Distress is a fact of life. It’s a wide range of triggers: it’s not always our turn, or we have bad luck, or we make a bad decision and have to suffer the consequences or we experience oppression and injustice and so on. How upsetting these different degrees of distress are depends not only on the magnitude of the event, it depends on us—the same event may be annoying to one person and catastrophic to another. Most of us have different ways of dealing with different levels of distress. People who are more emotionally vulnerable don’t differentiate as well, and actually experience any amount as intolerable.
Above, Brené Brown describes how we burn out by trying to feel good enough by pleasing and performing and perfecting. This interferes with our ability to show up in relationships as ourselves.
How Healthy People Learn Relationship Skills
People learn to do this in childhood when
boundaries are respected
boundaries are modeled
boundaries are taught
Frankly, this stuff should be formally taught to everyone. Interacting with others is really challenging and everyone struggles a bit, whether they know it or not. It would help if we all knew the same stuff.
The core theme of DBT’s interpersonal effectiveness training is assertiveness, both in making requests and in setting boundaries.
The Trauma Connection
Nothing violates boundaries more than sexual assault. However, emotional neglect and abuse, physical neglect and abuse, all serve to teach children that their needs cannot be met and must be suppressed. This is why many survivors of childhood neglect and abuse wind up putting others’ needs before their own, although certainly plenty of non-survivors do that, too.
In the video above, Brené Brown argues that we say “yes” when we mean “no” because we don’t feel like we’re enough and we strive to be enough by “pleasing and performing and perfecting.” The problem is that there is no such thing as “enough,” and it’s only by recognizing our inner worthiness can we set boundaries, or as she puts it “Being enough starts with saying ‘Enough!’”
As with the other modules, there are many lessons and components in the Interpersonal Effectiveness module. One that is particularly cool is the one that highlights that despite what we make think, saying “yes” and “no” isn’t actually a binary proposition. Thinking this way has actually helped me in how I ask and receive inquiries. I find that it also helps facilitate the discussion that a “no” isn’t necessarily rejection, though many people feel like it is. Below is an example of the range of assertiveness with which you can ask or refuse request.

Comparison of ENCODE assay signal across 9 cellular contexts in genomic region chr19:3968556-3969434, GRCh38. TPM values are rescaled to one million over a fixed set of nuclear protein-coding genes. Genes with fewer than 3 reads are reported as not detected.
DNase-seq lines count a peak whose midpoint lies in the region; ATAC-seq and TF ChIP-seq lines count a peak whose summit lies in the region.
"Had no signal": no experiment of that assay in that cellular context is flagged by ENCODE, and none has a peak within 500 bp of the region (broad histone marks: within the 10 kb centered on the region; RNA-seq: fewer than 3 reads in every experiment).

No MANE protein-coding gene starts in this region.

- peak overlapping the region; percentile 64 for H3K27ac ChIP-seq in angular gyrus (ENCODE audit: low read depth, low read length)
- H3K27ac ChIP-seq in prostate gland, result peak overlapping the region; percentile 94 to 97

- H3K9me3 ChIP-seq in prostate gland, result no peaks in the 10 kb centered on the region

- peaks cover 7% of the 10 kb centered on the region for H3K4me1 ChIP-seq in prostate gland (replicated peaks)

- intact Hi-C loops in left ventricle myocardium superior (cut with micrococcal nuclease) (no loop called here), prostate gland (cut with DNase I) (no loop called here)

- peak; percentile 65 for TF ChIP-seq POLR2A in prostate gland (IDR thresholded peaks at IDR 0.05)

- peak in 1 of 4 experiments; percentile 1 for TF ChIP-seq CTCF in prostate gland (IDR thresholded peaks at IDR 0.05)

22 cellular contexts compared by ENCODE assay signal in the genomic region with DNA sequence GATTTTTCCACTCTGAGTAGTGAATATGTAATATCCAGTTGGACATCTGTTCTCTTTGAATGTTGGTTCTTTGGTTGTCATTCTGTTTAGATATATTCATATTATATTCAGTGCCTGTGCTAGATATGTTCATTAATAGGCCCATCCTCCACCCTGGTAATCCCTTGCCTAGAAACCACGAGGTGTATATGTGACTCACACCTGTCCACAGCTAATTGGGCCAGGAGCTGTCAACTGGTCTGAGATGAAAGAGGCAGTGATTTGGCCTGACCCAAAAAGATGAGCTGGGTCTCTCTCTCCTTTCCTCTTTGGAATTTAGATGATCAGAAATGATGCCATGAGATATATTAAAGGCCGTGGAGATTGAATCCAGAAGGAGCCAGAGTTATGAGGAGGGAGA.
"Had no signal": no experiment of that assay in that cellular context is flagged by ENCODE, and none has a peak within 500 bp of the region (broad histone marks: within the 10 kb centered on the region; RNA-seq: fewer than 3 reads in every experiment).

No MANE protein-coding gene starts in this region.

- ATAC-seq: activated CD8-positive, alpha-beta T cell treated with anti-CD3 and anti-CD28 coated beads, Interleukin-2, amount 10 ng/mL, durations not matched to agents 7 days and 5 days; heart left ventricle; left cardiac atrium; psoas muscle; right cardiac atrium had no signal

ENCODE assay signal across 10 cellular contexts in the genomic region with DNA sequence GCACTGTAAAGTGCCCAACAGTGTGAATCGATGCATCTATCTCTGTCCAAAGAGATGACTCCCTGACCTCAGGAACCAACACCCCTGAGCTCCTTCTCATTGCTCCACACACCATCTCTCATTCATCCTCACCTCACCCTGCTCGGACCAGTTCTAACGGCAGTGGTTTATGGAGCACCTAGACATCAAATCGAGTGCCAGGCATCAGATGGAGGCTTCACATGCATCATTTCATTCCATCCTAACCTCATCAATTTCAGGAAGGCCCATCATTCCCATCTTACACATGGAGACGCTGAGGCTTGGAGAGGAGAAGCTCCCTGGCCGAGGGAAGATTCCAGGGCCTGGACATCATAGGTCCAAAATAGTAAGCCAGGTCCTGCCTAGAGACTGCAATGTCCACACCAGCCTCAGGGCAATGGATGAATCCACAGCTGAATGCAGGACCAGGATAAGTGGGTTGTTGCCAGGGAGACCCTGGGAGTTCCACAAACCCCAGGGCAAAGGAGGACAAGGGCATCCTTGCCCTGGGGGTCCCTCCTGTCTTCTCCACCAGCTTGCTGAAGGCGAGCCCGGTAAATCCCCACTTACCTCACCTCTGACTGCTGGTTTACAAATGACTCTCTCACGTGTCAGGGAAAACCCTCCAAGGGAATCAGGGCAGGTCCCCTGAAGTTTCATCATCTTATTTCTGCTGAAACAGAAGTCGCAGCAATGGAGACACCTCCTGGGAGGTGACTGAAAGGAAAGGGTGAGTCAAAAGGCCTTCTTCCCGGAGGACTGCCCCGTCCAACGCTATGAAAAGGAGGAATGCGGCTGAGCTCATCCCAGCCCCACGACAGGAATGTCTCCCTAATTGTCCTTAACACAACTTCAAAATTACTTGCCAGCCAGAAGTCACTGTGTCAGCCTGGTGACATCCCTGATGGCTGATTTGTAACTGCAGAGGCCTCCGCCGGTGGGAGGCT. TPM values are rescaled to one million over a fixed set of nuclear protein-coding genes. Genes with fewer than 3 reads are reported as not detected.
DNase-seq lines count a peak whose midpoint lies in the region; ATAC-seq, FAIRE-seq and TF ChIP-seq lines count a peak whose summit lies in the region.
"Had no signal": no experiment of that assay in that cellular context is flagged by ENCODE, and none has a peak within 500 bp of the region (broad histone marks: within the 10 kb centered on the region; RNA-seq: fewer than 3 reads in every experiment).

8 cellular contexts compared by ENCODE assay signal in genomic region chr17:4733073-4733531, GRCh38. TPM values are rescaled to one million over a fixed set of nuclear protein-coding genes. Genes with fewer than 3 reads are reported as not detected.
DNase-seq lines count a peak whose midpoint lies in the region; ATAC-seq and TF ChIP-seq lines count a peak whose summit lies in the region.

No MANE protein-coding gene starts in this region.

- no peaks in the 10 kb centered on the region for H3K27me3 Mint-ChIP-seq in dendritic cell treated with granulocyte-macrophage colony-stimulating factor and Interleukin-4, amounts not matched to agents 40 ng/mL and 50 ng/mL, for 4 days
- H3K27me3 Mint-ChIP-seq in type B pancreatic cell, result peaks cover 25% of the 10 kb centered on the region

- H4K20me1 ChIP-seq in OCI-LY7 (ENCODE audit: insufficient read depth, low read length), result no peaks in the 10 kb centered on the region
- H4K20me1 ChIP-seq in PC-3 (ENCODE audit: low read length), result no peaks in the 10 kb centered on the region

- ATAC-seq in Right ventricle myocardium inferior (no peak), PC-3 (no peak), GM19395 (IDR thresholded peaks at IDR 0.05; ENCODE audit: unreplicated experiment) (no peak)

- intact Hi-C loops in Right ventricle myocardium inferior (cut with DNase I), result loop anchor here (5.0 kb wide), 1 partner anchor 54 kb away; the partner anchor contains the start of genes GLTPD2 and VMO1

I have written previously about how mindfulness is helpful for trauma survivors. In particular, trauma symptoms of reliving the past, and remaining hypervigilant about potential threats disconnect us from our present and we need help getting refocused. Developing skills for noticing your body, your surroundings, your current safety is a wonderful counterpoint to many trauma symptoms.
A Natural Deficit
Actually, we don’t live in a very mindful culture.
I’ll admit that when I hear that a client has borderline personality disorder (BPD), my first thought is, “Oh, this person is a trauma survivor of some sort.” And while not all people with poor emotion management, impulsive and destructive actions, intense fear of abandonment and an unstable self image have a history of complex trauma, it gets me to a non-judgmental place where I’m able to be very open to hearing someone’s story. And people can sense when you approach them with the assumption that they are very strong and are doing the best they can, as opposed some other attitude.
This time of year most people set out extra stuff: Christmas trees, menorahs, wrapped packages, special plates, snowmen, nutcrackers, you name it. Leaving the house means an assault of sounds and smells and sights: tinsel, evergreen, Rudolph the Red-nose Reindeer. More spending is more stress for many people, as are more social obligations, or a lack thereof that’s hurtful, and of course there’s the headaches of extra traffic and shortage of parking.
This is the season of excess and it can be really overwhelming.
Monday’s post described how perfectionism can prevent clients from getting the most out of therapy. But the drive for results affects therapists as well. I remember spending many supervisions explaining why a client wasn’t improving quickly enough, only to have my supervisor remind me to be patient.
When sitting with someone in pain, who hasn’t wanted to solve the problem? To tell someone that other people have it worse, so, you know, it’s not that bad, and it’ll be better soon, so check out that silver lining and lighten up!
Brené Brown reminds us that we often try to feel good enough by “pleasing, performing and perfecting.” That’s an endless task and we’re left feeling like we haven’t tried hard enough, accomplished enough and produced enough. So we feel inadequate.
Client: “I feel like we aren’t doing anything. Why haven’t we processed my trauma yet?” someone will ask me in their second session.
“Well,” I say, “you’re re-experiencing your trauma all the time right now, right?”